3/ Involvement – personal involvement leads to better decision making. You will have a deeper impact, than simply writing a check to an organization.

4/ Measurement – Pay attention to the impact of your gifts and support, so that you can see the difference you are making and how you might do it better

5/ Lastly, be flexible and open to adjustment. Effective philanthropists need to be willing and able to adapt and respond to the constantly evolving challenges that face the organizations  you support

 

 

Philanthropy in a Networked World

December 17, 2013

The Monitor Group, a consulting forum ( part of Deloitte’s ) spotlights promising new ideas and practices, including pioneering new models of philanthropy. They are associated with a Canadian task force focusing on philanthropy – Northern Lights. As more information and results from this task force become public, we’ll share in future the findings and highlights.


What's Next For Philanthropy?

A 2010 report articulates "next practices", how foundations and philanthropists can develop approaches better suited to achieve positive social impact in today’s interconnected and interdependent world.

In the past 10 years, much focus in philanthropy (including arts organizations) was on how to improve organizational effectiveness and efficiency -- to better deliver programming in an environment of constrained resources. Over the next 10 years, the Monitor Group believes a further focus will be on coordination and adaptation. This means that funders will need to look to others and partners and co-ordinate efforts to address the challenges we collectively face. Because of the rapid pace of change, organizations need to be adaptable – incorporating data in a continuous loop to see what is working well and regularly adjusting strategy to add value. The collective theme is – Act Bigger and Adapt Better.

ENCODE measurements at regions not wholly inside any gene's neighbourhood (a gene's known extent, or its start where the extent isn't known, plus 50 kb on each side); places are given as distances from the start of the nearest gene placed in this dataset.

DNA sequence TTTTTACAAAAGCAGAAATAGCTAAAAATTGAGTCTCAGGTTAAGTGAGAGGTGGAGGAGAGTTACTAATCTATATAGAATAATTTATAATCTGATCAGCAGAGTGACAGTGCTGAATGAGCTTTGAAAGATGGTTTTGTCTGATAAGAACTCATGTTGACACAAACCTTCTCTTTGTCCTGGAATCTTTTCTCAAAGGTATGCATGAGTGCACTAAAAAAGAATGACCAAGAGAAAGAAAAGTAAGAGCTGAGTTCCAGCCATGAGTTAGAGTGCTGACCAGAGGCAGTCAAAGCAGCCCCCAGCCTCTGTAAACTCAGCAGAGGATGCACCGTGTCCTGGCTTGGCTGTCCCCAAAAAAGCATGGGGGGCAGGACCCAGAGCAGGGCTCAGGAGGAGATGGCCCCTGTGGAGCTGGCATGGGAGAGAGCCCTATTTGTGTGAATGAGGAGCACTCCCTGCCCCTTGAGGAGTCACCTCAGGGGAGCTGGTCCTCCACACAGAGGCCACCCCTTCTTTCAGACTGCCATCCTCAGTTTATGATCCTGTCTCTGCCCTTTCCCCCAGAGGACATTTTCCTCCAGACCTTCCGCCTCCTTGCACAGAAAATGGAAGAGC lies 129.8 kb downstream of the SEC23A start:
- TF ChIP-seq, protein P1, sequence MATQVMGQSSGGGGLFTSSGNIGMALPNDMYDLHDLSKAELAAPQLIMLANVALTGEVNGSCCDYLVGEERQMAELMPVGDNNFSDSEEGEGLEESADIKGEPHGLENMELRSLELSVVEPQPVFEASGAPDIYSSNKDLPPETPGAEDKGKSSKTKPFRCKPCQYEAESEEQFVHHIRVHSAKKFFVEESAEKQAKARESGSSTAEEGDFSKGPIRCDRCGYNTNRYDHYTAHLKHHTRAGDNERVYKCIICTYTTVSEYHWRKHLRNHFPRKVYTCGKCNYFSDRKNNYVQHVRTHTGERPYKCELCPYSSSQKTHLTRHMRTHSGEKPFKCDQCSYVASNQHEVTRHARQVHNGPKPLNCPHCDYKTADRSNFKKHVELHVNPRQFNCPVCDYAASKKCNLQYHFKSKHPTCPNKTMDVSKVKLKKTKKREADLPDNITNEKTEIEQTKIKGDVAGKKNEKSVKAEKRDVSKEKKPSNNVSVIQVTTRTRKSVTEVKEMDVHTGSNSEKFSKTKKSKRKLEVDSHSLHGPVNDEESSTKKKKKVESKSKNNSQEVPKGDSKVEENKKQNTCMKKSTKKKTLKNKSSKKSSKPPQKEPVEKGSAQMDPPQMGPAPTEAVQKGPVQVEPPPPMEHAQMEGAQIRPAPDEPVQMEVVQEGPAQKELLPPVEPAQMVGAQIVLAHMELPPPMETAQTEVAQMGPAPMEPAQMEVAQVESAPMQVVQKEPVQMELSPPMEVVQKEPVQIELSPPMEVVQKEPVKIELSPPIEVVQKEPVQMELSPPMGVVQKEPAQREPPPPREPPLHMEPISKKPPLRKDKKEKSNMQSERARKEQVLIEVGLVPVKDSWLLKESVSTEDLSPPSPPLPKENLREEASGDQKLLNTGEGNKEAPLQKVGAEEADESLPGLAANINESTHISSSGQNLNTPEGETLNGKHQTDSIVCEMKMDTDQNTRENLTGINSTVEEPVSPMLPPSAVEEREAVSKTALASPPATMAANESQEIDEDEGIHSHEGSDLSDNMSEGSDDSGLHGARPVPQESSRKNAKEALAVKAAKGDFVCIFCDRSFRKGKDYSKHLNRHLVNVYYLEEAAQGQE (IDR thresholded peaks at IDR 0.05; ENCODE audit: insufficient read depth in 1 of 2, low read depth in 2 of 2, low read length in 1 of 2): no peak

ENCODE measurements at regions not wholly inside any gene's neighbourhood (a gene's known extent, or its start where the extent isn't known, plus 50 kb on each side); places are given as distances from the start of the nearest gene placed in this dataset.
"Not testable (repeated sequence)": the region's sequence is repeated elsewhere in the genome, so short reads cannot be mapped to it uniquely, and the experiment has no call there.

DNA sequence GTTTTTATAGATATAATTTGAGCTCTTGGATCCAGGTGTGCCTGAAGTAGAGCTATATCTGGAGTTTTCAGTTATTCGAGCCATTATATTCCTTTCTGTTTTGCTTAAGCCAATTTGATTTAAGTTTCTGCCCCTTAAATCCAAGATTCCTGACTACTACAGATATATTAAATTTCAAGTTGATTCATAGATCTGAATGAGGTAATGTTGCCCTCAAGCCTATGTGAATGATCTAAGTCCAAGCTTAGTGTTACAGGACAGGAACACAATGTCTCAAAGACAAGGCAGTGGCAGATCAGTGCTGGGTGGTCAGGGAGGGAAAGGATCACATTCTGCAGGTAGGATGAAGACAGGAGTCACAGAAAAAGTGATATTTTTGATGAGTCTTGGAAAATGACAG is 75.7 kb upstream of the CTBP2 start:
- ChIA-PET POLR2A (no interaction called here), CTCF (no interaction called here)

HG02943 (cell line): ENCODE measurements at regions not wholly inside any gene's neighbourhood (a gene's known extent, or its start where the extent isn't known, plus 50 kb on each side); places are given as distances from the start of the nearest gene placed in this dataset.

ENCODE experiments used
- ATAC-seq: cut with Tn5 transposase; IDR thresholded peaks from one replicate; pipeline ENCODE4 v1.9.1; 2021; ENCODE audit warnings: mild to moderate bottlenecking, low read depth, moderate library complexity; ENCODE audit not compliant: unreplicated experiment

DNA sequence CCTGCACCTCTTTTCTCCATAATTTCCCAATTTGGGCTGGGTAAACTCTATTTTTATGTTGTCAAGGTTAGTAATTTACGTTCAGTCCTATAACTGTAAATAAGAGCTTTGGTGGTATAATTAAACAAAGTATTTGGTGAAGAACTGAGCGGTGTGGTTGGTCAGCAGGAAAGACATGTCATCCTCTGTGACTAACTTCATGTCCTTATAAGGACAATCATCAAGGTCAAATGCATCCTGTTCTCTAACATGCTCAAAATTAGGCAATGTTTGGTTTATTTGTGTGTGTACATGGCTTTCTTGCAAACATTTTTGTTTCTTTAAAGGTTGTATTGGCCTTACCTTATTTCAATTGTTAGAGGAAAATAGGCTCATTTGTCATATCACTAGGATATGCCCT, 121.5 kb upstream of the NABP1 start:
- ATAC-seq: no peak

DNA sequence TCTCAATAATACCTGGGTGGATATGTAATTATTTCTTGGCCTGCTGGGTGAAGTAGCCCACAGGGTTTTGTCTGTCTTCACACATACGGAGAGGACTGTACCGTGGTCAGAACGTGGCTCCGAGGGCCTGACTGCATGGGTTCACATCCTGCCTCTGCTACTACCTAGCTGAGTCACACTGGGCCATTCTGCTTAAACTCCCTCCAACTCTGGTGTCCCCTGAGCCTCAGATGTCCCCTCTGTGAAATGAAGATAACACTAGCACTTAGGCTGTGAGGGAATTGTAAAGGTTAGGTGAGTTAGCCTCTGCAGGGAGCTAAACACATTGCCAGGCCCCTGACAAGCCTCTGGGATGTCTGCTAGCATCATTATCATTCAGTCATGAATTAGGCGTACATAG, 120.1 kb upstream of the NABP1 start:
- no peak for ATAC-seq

Innovation and Cross-Sector Collaboration
Going forward, the most successful funders will want to embrace a network mindset and see their work as part of a large, diverse community of partners - a more powerful effort. Funders don’t need to work with others, but if they want to achieve significant impact in their communities, they will have to. We will need to enhance our capability to lever, shift and adapt strategy in real time.